Long-term study firms up link between parents' hypertension, kids' lifetime risk
MONDAY, March 24 (HealthDay News) -- A 54-year study has solidified the link between parents' high blood pressure and the chances their children will develop this significant risk factor for cardiovascular disease.
A family history of hypertension is well-established as a warning sign -- researchers estimate that 35 percent to 65 percent of high blood pressure is inherited.
However, "there are a couple of unique features about our study," said Nae-Yuh Wang, an assistant professor of medicine at Johns Hopkins University and lead author of a report in the March 24 issue of the Archives of Internal Medicine.
"One is that we have an incredible amount of data," Wang said. His group followed 1,160 men in a study that started in 1947, when the participants were medical students, and made annual measurements of their blood pressure over the next five decades.
"And we did not just recall the usual data," Wang added. "We were able to classify the potential risk a lot better."
At the start, 264 participants reported at least one parent with high blood pressure, while only 20 had two parents with high blood pressure. By the end of the study, 583 new cases of parental hypertension were diagnosed, so that 701 (60 percent) of the group had at least one parent with high blood pressure, and 166 (14 percent) had two.
The age at which high blood pressure was detected in the parents was important, Wang said.
"What we found was that if parents have hypertension early, their children have a significantly higher risk of developing hypertension at an early age," he said. "If the parents develop hypertension at the age of 55 or earlier, the lifetime risk for the children is seven-fold higher than normal."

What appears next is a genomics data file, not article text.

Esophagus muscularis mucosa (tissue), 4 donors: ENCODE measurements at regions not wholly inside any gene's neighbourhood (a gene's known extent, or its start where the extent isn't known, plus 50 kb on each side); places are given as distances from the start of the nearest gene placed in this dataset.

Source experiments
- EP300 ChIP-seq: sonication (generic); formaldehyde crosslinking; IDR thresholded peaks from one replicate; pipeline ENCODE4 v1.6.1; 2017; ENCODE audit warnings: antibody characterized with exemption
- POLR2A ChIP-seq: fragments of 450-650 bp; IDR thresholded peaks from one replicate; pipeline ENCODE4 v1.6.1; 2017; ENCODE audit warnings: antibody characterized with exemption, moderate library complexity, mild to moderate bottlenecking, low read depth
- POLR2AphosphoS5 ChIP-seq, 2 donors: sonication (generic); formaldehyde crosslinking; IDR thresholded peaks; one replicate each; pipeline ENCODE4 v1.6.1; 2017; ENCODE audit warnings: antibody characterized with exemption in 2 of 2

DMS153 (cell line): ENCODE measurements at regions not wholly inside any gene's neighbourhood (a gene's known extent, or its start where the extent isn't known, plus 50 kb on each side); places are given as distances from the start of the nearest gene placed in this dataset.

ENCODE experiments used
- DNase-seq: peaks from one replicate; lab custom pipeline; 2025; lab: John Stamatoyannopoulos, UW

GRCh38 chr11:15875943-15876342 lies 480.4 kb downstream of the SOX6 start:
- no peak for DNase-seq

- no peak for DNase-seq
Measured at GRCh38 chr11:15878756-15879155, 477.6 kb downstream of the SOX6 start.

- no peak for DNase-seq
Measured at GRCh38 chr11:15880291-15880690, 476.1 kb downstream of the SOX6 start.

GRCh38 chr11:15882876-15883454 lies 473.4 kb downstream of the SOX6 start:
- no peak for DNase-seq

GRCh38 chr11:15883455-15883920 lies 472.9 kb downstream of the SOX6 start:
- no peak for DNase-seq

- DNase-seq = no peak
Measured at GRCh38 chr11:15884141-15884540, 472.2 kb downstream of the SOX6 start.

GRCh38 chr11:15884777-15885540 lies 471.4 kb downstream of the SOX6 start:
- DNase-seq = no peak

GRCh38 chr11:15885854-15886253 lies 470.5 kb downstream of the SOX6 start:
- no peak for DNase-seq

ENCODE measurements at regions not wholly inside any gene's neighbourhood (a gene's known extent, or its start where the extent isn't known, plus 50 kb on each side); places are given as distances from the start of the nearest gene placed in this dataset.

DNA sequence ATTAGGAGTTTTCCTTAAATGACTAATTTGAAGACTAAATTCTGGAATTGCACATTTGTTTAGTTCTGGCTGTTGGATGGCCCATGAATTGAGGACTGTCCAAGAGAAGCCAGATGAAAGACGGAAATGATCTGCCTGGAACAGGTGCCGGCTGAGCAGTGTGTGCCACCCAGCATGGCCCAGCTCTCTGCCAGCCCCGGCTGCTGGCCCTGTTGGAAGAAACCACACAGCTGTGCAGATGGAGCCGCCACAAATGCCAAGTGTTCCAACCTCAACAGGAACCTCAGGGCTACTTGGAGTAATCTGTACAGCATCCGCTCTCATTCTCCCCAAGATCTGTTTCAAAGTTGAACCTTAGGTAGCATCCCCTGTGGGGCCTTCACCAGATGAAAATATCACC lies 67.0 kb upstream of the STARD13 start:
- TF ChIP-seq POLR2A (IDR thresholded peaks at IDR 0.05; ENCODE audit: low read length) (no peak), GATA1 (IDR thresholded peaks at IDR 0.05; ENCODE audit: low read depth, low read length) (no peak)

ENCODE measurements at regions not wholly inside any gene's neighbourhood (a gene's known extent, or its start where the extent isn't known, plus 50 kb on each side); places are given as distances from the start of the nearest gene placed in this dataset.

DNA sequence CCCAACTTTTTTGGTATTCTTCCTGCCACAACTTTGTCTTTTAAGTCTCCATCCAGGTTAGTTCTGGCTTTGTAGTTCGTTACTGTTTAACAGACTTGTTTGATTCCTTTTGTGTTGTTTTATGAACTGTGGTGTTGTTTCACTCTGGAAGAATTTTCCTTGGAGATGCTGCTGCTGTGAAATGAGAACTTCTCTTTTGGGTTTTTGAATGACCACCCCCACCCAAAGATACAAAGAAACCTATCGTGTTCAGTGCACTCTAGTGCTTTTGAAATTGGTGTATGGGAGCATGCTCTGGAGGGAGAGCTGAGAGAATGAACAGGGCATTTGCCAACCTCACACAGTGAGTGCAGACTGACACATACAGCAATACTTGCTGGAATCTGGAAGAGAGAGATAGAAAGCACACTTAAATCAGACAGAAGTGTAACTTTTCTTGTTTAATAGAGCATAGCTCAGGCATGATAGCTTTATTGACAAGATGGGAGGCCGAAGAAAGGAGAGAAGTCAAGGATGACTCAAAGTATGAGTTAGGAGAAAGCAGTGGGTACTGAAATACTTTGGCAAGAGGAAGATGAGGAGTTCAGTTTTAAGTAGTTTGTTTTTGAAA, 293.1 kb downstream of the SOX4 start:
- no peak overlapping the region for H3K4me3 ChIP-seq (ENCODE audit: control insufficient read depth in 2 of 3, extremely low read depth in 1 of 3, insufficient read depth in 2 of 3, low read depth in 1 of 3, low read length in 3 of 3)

The lesson for young adults is that they should pay attention to their parents' blood pressure, Wang said. "They should tell themselves that if their parents develop high blood pressure early, they should pay more attention to their health," he noted.
The finding reinforces the standing advice to consider family history when assessing the risk of high blood pressure, said Dr. Barry Davis, a professor of biostatistics at the Coordinating Center for Clinical Trials at the University of Texas School of Public Health in Houston.
"Everyone should have their blood pressure checked early," he said. "If they have a family history of hypertension I would check it more often, and at an earlier age."
While high blood pressure has many potential causes, "I would expect it to have a genetic factor," Davis said. "Potentially many genes are involved in the regulation of blood pressure. We're trying to find out what they are and how they operate."
Regardless of the exact cause, medication, careful attention to diet and exercise can help keep blood pressure under control, Wang and Davis said.
Another study in the same issue of the journal looked at 48 medical papers on the effect of diet and medication on high blood pressure. The study, conducted by researchers at the Medical University of Graz in Austria, concluded that a diet that reduced weight by about 9 pounds would bring blood pressure down 6 points, and that use of the weight-loss medication Orlistat also reduced blood pressure.
You can learn about healthy blood pressure and how to achieve it from the U.S. Library of Medicine.
SOURCES: Nae-Yuh Wang, Ph.D., assistant professor, medicine, Johns Hopkins University, Baltimore; Barry Davis, M.D., professor and director, biostatistics, University of Texas School of Public Health, Houston; March 24, 2008, Archives of Internal Medicine
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